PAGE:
Distortion or Clarification: Defining Highly Qualified Teachers and the Relationship between Certification and Achievement

Main Article Content

Abstract

Recent studies of the relationship between teacher preparation pathways and student achievement have resulted in similar statistics but contradictory conclusions. These studies as a group have several limits: they sometimes focus on student-level indicators when many policy decisions are made with indicators at the school-level or above, are limited to specific urban locations or grade levels, or neglect the potential influence of building type, as defined as the grade-levels serviced. Using statewide data from the 2004-2005 school year, we examined the relationships between school-level indicators of student achievement on nationally-normed tests and proportions of alternatively certified teachers, while controlling for building type and other relevant covariates. Our findings indicate that the relationship between teacher preparation and student achievement at the school level depends on whether the building mixes multiple grade levels (e.g., elementary and middle). The implications of Missouri's policy change for research and school improvement are discussed with respect to the current high-stakes testing environment.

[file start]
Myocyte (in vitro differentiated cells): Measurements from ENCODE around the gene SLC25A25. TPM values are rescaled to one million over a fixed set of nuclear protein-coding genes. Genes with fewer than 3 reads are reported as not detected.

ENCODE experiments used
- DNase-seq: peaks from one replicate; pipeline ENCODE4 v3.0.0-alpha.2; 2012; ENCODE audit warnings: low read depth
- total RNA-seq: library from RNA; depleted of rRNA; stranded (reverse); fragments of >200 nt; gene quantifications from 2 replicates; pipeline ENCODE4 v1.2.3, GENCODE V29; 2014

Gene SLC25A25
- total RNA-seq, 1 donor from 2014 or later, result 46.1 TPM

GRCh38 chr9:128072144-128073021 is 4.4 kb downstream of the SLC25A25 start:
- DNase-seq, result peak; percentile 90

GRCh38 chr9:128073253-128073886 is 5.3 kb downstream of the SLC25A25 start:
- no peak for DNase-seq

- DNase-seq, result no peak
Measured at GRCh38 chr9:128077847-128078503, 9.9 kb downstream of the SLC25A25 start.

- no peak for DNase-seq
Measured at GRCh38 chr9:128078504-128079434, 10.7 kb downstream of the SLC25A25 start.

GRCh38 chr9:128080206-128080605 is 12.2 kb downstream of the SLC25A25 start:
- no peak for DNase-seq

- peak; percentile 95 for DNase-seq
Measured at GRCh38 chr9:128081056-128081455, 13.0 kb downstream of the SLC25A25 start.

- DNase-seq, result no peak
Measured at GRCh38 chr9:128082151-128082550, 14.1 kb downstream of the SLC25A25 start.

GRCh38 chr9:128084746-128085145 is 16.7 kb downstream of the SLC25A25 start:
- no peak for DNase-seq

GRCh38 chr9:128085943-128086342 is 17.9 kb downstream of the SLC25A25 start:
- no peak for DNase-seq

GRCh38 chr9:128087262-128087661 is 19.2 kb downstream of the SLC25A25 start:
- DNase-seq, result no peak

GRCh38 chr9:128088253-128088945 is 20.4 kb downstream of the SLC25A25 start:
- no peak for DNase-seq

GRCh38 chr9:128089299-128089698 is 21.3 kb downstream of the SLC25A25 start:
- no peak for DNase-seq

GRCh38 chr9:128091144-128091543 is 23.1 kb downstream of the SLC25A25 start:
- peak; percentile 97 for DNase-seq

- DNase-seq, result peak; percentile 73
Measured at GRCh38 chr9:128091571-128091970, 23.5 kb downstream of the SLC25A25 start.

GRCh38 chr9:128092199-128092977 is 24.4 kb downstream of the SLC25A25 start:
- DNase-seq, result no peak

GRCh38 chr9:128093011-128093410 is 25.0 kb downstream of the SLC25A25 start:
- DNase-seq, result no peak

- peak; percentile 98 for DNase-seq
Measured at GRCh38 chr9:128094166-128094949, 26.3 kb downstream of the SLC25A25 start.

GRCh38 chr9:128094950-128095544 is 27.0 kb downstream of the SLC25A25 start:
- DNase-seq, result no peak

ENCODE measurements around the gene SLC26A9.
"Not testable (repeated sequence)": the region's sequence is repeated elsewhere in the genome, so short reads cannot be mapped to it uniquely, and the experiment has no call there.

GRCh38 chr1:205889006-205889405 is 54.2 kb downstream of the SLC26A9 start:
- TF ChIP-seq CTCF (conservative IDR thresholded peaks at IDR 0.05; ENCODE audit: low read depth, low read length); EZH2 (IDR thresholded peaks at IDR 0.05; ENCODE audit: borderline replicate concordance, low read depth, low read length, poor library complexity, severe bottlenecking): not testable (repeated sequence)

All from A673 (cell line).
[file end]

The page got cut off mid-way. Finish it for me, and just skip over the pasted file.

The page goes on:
Downloads

Download data is not yet available.

Article Details

How to Cite
Marszalek, J. M., Odom, A. L., LaNasa, S. M., & Adler, S. A. (2010). Distortion or Clarification: Defining Highly Qualified Teachers and the Relationship between Certification and Achievement. Education Policy Analysis Archives, 18, 27. https://doi.org/10.14507/epaa.v18n27.2010
Section
Articles
Author Biography

Jacob M Marszalek, University of Missouri-Kansas City

Assistant Professor

Counseling and Educational Psychology